But incredible as it may be, it isn't entirely flawless
While the Q7F delivers a long list of desirable performance features, it still suffers some hurdles based on the LCD panel type and LED edge-lighting used to light it. For example, while Samsung claims better viewing angles for its QLED lineup, they're still not as good as an OLED TV.
I measured a total viewing angle of just under 30°, which—while a standard result for an edge-lit TV with a VA panel—is still limited. While the TV's excessive brightness makes the drop in contrast less apparent to the viewer, you'll still see LEDs shining through shadows at about 30° or more off angle.
This is one price you pay for a stlyishly thin TV. It doesn't have the space for a full array of LED lights behind the screen. In fact, while the flagship Q9 has edge lighting along the entire perimeter, the Q7F only has lighting on two sides of the panel. That said, it does have much better shadow uniformity than the edge-lit LEDs of years past.
Another drawback of the thin panel construction is in audio quality. While you're paying for the picture, it is something buyers should be aware of. Most TVs simply don't have the space inside for big/high-quality speakers, and that's the case with the Q7F.
You'll love some of these features, but they aren't huge selling points
Outside of its sleek design and jaw-dropping brightness, the Q7F's main claims to fame are some neat features revolving around the "One Remote" and "One Connect" boxes. But first, a bit about durability.
Samsung's design for the new "One Connect" is not too different from past years, but what is really different is the connection cable. It's a super thin connector that spools out from around a rubber looping mechanism. You can affix the mechanism to the back of the TV, which allows any excess cable length to be hidden away behind a removable panel.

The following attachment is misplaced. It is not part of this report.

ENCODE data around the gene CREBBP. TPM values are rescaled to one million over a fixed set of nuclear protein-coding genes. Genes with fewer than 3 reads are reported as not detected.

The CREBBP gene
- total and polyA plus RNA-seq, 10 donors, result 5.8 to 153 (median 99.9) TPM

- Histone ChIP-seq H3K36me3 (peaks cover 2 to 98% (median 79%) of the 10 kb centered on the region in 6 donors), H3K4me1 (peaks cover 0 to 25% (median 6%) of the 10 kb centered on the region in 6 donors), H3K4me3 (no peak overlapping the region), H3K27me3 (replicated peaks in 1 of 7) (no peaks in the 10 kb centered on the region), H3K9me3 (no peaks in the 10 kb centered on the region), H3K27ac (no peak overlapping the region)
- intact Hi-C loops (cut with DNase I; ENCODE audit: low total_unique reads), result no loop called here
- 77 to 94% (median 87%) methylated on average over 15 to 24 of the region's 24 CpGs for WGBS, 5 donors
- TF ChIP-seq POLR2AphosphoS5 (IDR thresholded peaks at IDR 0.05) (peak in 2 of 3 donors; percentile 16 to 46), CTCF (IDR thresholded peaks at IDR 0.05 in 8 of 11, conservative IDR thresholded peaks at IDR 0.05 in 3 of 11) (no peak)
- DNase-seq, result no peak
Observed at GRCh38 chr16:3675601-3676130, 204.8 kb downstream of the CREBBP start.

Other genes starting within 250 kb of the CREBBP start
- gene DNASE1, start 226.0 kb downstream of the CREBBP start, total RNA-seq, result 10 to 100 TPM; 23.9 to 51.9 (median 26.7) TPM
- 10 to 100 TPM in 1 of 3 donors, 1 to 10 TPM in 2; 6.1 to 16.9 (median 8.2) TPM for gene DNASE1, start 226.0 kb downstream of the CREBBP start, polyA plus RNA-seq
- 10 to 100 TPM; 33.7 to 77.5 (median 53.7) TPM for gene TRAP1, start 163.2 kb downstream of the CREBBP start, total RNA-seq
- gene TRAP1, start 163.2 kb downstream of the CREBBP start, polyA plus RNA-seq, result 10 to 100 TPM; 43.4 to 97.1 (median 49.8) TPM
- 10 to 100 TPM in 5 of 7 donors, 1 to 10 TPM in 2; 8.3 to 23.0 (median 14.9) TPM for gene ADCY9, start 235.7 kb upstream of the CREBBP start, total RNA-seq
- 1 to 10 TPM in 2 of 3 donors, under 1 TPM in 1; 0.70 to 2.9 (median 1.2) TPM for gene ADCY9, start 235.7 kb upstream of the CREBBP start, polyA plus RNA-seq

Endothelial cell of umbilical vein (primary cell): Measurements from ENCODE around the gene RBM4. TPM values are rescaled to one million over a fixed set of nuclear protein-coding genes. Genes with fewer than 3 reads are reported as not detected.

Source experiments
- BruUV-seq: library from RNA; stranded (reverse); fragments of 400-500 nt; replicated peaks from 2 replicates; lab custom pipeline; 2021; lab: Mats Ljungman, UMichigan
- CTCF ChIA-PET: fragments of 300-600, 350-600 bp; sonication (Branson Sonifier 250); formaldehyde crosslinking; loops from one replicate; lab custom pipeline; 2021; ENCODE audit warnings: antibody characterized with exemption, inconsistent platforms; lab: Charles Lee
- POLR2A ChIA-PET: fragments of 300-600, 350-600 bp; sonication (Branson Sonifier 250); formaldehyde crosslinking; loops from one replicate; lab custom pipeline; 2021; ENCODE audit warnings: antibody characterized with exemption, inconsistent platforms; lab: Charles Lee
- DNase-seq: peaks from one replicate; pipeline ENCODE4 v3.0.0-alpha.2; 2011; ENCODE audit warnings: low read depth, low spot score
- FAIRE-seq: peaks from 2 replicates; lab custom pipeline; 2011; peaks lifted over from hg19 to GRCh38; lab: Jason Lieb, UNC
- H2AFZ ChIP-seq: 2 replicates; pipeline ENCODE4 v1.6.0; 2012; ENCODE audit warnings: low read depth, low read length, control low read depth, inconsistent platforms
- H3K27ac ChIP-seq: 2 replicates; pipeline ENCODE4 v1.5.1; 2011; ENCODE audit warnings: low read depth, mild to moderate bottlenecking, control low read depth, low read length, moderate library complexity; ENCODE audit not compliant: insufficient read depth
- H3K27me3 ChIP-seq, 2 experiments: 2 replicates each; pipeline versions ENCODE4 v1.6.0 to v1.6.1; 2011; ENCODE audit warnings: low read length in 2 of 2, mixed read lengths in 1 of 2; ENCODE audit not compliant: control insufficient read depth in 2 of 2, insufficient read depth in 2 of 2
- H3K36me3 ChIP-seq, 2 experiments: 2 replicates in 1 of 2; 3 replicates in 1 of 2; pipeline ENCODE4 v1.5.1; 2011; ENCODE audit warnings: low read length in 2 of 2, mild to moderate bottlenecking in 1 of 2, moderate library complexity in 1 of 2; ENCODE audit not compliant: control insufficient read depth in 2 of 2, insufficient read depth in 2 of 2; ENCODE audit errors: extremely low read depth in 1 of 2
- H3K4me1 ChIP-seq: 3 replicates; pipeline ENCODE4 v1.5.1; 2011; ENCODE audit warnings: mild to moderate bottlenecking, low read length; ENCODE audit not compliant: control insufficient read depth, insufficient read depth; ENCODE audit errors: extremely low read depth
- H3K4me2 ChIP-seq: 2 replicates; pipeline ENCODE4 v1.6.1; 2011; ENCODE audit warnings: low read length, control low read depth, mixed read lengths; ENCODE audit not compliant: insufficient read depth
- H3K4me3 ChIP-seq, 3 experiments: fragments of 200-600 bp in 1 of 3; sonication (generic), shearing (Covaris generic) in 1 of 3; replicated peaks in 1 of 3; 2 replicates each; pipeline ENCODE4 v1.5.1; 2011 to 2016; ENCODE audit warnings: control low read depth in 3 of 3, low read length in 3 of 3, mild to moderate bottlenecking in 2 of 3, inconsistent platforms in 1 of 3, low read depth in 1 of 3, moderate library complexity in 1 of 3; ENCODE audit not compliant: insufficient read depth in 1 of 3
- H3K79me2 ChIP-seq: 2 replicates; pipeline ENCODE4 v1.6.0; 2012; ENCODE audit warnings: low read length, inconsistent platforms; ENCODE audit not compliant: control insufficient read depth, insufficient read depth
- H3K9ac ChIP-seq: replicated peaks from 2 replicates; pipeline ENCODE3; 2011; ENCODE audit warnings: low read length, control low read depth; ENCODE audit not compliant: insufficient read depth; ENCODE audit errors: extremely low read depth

It's a cool system, but I'm a bit worried about the durability of this very thin connection cable. While it should be fine with careful handling, repeated yanking/pulling may mean it wears out faster than traditional cables.
However, the rest of the Q7F's features are welcome ones. The One Remote synergizes well with the smart platform, navigating through apps and menu systems quickly and reliably. The voice search is a nice alternative to typing, though it's not as well-developed as in some systems.
The coolest feature by far is the "HDR+" picture mode option, which uses an algorithm to give non-HDR content an HDR-like appearance. While it lacks the subtlety and mastering of actual HDR content, it is a great way to take advantage of the Q7F's massive brightness and color ranges until more HDR content becomes available.
Should you buy it?
Yes—if you want a truly premium HDR experience, and don't mind paying for it.
The Q7F is an extremely impressive TV, and easily one of the best HDR series to come along so far. But that functionality comes at a price. The 55-inch will set you back about $2,600, while right now our 65-inch test model demands another $1,000 on top of that. That said, those prices are in line with the market for everything you're getting. The Q7F exhibits high quality in every aspect, from its design, to its features, and especially in terms of picture quality.
If this is your price range, you might also consider the LG C7 OLED series. The 65-inch is about $500 more than the Q7F, but for that price you also get excellent picture quality and Dolby Vision compatibility on top of standard HDR performance. OLEDs are a better choice for darker rooms, generally, where you can really dig into their hyper-deep black levels—though if I had to pick between a QLED and an OLED, after this review I'm not sure. The Q7F is about the same price as LG's B6 OLED from 2016, and this Samsung may actually be the better choice.
Finally, if you're looking for a great bright room TV but want to save some money, we'd have to recommend one of last year's Samsung models, the 65-inch KS9500. You can get it for around $2,500 (about $1,000 less than the Q7F), and it's almost as bright and colorful, with a similar focus on design and sleek features. It won't deliver quite the advances that the Q7F will, but it's a great way to save a grand.